Baby slings 'can reduce crying'

Research suggests that carrying babies in a sling has a soothing effect.
Baby slings are becoming increasingly fashionable for new parents, with celebrities from Gwen Stefani to Maggie Gyllenhaal and even Brad Pitt sporting the fabric wraps to carry their babies.

But research suggests that slings are more than just practical and stylish, they can help to calm a baby because of the feeling of closeness to the mother.

Zoologist Desmond Morris says in his new book, Baby, The Story of a Baby's First Two Years, that the mother's heartbeat has a calming influence on her child as they have been listening to it for the nine months they have been in the womb.

Meanwhile a study published in US journal Pediatrics suggests that babies who are carried more cry less than those who do not.

It found that new-born babies cry and moan 43 per cent less overall if they are carried, which means that being transported in a sling is likely to have a comforting effect on new-borns.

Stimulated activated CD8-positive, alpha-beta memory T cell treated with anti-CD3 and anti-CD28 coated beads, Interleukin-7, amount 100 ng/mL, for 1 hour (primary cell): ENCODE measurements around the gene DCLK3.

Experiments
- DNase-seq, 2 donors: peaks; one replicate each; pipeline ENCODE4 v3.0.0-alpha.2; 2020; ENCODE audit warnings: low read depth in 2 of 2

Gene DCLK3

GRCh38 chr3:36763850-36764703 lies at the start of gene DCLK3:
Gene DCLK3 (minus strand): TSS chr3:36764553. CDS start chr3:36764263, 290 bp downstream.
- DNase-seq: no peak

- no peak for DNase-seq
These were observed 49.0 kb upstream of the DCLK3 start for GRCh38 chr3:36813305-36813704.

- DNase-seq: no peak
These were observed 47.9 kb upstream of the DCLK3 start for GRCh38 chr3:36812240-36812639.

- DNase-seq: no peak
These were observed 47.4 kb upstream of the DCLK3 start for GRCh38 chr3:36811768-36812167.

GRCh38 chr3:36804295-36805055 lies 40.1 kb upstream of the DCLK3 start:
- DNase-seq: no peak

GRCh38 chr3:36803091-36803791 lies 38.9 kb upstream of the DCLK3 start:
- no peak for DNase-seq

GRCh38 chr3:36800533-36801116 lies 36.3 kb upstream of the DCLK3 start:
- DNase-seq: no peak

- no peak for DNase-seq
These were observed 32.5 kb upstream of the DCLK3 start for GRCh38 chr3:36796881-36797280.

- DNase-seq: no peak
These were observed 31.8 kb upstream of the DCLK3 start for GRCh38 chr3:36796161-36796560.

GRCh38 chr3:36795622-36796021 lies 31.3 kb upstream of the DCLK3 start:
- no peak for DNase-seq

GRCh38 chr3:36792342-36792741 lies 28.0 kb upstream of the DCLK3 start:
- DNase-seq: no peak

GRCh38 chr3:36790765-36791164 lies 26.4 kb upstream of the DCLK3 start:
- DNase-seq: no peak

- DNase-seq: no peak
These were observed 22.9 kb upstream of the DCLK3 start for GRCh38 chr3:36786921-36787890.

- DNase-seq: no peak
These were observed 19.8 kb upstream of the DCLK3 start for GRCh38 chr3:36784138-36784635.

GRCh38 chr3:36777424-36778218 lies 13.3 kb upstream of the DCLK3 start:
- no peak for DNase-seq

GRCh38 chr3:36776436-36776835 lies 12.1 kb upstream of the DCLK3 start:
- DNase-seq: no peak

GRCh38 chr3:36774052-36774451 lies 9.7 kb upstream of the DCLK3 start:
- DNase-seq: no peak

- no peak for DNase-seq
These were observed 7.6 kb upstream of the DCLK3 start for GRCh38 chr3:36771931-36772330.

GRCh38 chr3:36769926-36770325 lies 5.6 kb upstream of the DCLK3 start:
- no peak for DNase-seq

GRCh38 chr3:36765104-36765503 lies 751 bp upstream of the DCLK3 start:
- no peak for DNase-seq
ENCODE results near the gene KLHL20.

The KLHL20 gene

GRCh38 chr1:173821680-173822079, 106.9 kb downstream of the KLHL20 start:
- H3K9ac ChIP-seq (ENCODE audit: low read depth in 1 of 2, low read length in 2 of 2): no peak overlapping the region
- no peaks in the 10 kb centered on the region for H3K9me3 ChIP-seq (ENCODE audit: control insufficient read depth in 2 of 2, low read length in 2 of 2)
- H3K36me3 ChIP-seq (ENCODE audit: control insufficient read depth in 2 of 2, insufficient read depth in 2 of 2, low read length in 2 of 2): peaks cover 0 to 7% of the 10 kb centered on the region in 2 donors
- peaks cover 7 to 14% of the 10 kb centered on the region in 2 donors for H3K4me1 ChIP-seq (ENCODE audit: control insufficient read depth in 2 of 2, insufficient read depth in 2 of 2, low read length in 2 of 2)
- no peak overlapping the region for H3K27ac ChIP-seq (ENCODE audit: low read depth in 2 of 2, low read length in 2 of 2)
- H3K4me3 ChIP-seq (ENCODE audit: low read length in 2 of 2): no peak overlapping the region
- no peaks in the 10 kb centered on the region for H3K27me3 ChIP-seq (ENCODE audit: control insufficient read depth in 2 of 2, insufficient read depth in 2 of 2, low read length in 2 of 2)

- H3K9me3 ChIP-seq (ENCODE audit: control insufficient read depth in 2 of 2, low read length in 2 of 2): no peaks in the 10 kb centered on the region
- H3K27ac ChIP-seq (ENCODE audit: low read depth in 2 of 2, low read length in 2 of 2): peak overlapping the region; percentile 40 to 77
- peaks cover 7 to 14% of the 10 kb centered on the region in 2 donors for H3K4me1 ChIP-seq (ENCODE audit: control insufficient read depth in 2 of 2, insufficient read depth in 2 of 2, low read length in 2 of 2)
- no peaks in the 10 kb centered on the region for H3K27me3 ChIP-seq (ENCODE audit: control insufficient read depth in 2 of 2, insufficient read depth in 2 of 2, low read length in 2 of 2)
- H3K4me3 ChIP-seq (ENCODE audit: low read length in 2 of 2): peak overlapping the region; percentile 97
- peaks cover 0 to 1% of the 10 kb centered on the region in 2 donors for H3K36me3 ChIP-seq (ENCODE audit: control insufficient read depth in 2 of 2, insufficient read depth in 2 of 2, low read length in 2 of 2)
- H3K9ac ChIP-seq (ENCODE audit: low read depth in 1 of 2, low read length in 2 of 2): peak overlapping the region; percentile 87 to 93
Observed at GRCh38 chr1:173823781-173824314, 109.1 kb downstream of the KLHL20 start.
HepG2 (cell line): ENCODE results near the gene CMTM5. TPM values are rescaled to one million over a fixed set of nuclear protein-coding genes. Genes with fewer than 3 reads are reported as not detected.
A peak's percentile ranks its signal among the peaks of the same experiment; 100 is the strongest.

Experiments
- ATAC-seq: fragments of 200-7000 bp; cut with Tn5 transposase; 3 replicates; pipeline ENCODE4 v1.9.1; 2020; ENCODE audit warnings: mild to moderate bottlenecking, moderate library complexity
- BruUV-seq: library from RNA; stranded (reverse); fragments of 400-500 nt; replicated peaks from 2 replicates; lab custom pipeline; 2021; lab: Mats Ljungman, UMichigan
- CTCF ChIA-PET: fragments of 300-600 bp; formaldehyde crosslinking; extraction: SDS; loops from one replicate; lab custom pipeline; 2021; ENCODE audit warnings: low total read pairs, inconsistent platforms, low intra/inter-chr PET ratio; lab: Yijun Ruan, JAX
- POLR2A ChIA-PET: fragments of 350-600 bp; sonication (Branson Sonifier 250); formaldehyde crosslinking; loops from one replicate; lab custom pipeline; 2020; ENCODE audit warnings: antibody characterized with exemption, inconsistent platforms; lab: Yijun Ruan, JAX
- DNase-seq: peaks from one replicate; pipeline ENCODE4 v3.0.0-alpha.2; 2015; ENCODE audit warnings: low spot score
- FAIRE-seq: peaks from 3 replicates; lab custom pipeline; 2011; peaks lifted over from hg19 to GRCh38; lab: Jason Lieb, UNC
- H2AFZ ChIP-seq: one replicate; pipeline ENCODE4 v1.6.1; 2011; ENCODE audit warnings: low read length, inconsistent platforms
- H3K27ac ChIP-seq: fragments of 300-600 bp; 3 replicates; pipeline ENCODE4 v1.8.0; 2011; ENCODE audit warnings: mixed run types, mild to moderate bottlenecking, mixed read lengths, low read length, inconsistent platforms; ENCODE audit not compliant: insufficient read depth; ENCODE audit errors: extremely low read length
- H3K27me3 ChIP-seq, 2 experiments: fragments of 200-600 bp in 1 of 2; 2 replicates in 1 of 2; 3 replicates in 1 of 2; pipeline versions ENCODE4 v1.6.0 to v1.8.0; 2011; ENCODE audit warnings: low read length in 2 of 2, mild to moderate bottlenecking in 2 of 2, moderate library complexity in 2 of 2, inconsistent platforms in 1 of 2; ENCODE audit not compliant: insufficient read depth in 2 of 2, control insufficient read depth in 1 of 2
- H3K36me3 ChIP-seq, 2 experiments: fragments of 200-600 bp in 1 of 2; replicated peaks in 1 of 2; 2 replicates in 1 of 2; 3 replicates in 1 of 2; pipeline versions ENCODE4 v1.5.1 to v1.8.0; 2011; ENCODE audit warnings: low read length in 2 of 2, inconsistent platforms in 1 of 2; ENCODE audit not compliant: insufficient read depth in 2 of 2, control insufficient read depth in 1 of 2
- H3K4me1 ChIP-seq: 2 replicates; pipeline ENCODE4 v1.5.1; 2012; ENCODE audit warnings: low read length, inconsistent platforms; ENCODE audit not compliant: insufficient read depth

Mother Miriam Berlow-Jackson carried her baby Ellie, now 21 months, in a sling for the first four months.

She told the Times: "The baby has been inside you for nine months and he or she needs to continue that closeness.

"With a baby in a sling you can get on with everyday life, while they satellite around you. Babies have been in your belly for a long time and they need that continued movement."

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